Most camp members responded to the outbreak with humility, faith, and service. Like religious leaders in other days who walked into sickrooms ridden with disease, putting themselves in peril, the men of Zion’s Camp tended to the sick.12 There was no social distancing here. Joseph Bates Noble remembered that he spent nearly two days “puking and purging powerfully then cramping from head to foot in the most powerful manner with a burning fever in my bowels.” Seeing his intense suffering, Brigham Young, Joseph Young, Heber Kimball, and several others encircled him and prayed for his relief. “Never had I experenced before such a manifestations of the blessing of god as at this time,” Noble stated. “Through the faith of my brethren that was in exercise for me, I got up and with there assistance put on my close [clothes].”13

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Heber Kimball, after spending hours praying for those afflicted and burying several who died, also contracted the disease. In his suffering, he went to the home of Peter Whitmer in Clay County and found Vienna Jaques, another Church member, there. “I received great kindness” from the Whitmers, Heber recalled, as well as from Vienna, “who administered to my wants and also to my brethren.” Reflecting back on their service to him, he noted, “May the Lord reward them for their kindness.”14

Seeing the suffering of those who had selflessly joined the Camp of Israel to rescue the Missouri Saints, Joseph Smith was pained. When his teenage cousin Jesse Smith died from cholera, Joseph took it “very hard,” according to James H. Rollins, a friend of Jesse’s living in Missouri, “as he undoubtedly had been entrusted with his care by the boy’s parents.”15 Even though Joseph himself contracted the disease, he still helped those in need. “Joseph Smith and others, strove with there mights to rebuke the destroyer,” Joseph Bates Noble remembered, “and continued to do it, till the lord told him [cholera] to go away.”16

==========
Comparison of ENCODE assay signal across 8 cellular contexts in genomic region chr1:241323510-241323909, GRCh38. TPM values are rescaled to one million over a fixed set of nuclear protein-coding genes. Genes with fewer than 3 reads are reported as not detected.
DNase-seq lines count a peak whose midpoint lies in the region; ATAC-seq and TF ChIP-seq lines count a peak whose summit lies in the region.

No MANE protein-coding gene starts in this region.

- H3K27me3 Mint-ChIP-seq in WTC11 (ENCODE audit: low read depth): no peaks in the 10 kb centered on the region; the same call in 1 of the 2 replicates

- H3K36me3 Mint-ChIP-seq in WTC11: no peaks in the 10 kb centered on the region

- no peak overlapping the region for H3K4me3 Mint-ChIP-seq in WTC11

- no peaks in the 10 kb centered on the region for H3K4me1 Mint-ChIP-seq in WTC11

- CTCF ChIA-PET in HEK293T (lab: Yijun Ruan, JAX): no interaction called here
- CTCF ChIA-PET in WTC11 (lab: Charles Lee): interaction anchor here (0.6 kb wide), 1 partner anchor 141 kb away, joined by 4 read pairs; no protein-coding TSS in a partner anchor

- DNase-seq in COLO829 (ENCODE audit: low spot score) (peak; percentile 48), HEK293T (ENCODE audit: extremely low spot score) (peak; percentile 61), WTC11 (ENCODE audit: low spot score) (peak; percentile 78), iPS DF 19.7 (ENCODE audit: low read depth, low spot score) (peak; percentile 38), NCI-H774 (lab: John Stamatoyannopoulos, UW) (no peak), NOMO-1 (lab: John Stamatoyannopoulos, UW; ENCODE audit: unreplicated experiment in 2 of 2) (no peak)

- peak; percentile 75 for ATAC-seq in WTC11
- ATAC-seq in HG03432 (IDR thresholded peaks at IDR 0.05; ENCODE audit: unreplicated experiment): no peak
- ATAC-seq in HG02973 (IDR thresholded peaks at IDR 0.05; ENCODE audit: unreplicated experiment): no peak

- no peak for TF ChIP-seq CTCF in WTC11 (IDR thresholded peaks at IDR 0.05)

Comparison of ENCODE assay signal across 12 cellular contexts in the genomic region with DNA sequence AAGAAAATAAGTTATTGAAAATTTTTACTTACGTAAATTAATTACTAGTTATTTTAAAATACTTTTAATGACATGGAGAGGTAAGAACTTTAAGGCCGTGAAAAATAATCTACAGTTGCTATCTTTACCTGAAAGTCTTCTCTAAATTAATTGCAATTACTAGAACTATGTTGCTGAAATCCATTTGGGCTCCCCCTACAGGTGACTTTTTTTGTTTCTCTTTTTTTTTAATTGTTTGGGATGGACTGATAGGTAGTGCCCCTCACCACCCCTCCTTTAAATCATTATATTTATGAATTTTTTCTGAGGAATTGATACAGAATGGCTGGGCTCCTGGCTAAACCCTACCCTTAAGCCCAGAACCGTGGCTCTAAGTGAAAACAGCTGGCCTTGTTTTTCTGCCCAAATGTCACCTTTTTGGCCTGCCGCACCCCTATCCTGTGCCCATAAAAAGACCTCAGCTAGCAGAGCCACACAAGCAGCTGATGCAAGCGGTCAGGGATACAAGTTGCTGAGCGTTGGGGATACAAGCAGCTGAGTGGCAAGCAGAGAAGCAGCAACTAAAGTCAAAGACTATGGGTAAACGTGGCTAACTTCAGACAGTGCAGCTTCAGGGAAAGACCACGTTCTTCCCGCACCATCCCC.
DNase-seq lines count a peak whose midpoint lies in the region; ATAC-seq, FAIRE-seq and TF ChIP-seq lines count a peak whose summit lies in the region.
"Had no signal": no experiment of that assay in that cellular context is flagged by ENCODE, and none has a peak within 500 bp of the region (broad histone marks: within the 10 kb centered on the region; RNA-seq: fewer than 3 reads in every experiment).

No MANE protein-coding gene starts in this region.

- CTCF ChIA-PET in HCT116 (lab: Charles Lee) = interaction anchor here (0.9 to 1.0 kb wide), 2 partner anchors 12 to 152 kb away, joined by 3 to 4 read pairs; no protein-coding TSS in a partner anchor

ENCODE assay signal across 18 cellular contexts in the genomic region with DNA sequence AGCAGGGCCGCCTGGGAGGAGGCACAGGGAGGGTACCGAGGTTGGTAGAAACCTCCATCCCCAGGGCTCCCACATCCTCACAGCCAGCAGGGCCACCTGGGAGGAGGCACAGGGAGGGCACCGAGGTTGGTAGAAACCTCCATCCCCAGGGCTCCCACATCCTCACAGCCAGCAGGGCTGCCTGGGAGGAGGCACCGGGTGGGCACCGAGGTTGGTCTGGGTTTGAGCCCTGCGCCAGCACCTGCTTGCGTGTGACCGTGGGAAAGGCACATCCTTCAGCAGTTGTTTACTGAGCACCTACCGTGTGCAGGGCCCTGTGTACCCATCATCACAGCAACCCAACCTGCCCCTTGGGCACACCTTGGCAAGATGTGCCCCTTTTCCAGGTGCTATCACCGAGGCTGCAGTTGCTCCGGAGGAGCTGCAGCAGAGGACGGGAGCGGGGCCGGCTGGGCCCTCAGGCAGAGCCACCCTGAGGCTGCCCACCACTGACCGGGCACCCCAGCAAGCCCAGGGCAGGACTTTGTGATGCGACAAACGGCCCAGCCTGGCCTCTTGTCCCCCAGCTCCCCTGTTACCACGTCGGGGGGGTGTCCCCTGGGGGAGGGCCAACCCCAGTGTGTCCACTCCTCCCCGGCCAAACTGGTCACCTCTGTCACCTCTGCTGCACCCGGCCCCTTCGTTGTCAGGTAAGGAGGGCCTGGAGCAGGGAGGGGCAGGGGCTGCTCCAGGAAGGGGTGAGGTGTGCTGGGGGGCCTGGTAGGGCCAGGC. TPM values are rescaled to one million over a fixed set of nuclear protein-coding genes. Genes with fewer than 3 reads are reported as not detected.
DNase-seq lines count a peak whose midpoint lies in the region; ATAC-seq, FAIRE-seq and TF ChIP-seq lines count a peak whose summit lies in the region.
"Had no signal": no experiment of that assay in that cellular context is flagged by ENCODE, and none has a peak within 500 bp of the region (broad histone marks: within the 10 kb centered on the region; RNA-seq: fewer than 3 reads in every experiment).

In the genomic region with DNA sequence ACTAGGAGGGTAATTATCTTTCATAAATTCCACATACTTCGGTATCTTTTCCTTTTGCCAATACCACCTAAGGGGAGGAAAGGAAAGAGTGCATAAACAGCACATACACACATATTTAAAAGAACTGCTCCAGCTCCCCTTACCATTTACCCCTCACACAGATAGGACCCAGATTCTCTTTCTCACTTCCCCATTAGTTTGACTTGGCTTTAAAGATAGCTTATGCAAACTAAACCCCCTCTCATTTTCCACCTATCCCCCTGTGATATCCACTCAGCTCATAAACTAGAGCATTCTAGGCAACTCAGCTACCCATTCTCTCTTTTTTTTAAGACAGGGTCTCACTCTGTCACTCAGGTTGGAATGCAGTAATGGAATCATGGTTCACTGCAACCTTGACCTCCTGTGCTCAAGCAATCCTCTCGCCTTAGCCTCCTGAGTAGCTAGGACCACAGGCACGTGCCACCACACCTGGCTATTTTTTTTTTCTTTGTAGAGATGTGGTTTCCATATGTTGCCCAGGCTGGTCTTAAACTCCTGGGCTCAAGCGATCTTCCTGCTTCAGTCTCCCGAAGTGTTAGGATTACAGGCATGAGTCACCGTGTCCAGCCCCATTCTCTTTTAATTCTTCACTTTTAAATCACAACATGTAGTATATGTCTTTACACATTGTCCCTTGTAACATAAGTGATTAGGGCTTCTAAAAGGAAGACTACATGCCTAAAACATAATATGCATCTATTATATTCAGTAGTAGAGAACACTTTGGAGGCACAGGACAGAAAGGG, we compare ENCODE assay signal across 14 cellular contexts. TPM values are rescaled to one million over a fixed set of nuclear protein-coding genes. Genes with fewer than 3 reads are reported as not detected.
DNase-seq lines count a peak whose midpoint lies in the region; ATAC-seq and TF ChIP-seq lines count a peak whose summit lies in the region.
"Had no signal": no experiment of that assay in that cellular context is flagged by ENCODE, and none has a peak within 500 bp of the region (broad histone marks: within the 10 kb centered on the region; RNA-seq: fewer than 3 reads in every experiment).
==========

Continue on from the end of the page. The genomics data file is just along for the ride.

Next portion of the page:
Like most Christians in history who have faced pandemics, Joseph Smith and the Saints worried that the scourge had been sent by God to punish them. During the march to Missouri, the camp had suffered from constant complaining and bickering. On June 3, Joseph had stood on a wagon wheel and told the camp that the Lord was not pleased with their “murmuring, and fault finding and want of humility” and was preparing “a severe scourge.” “I cannot help it,” Joseph told the camp members. “By repentance and humility and the prayer of faith, the chastisement may be alleviated,” he continued, “but cannot be entirely turned away.”17

Trying to process this information, 16-year-old George A. Smith, cousin to the Prophet, first believed that the scourge would come at the hands of the Saints’ enemies, who were threatening to attack the expedition seemingly at every turn. George came to believe, however, that Joseph’s prophecy was fulfilled not by the sword but by the cholera. Other men in Zion’s Camp, including Joseph at least for a time, agreed that the disease was a chastisement from the Lord.

But if Joseph believed that the Camp of Israel had been punished with cholera, he later gained additional insight. The following February, he told brothers Brigham and Joseph Young that he had seen a vision of those who had died of the disease. “The Lord knows, if I get a mansion as bright as theirs,” Joseph Smith told them, “I ask no more.” “At this relation he wept,” Joseph Young recorded, “and for some time could not speak.”18

Joseph Smith and the other Saints tried to understand what was happening to them, turning first to the idea of divine punishment. But, ultimately, Joseph’s vision showed him the individuals who died were in heaven, suggesting that their suffering and deaths were not a punishment for sins. As in many issues in life, when facing a pandemic and trying to answer the question of “why,” “we see through a glass, darkly.”19 We generally do not understand fully why pandemics come, what is the mix between germs and contingent human actions, and what is the role of the divine. But, even not knowing some things, we can (like Joseph and the early Saints) pray and seek priesthood blessings and serve others when faced with such challenges.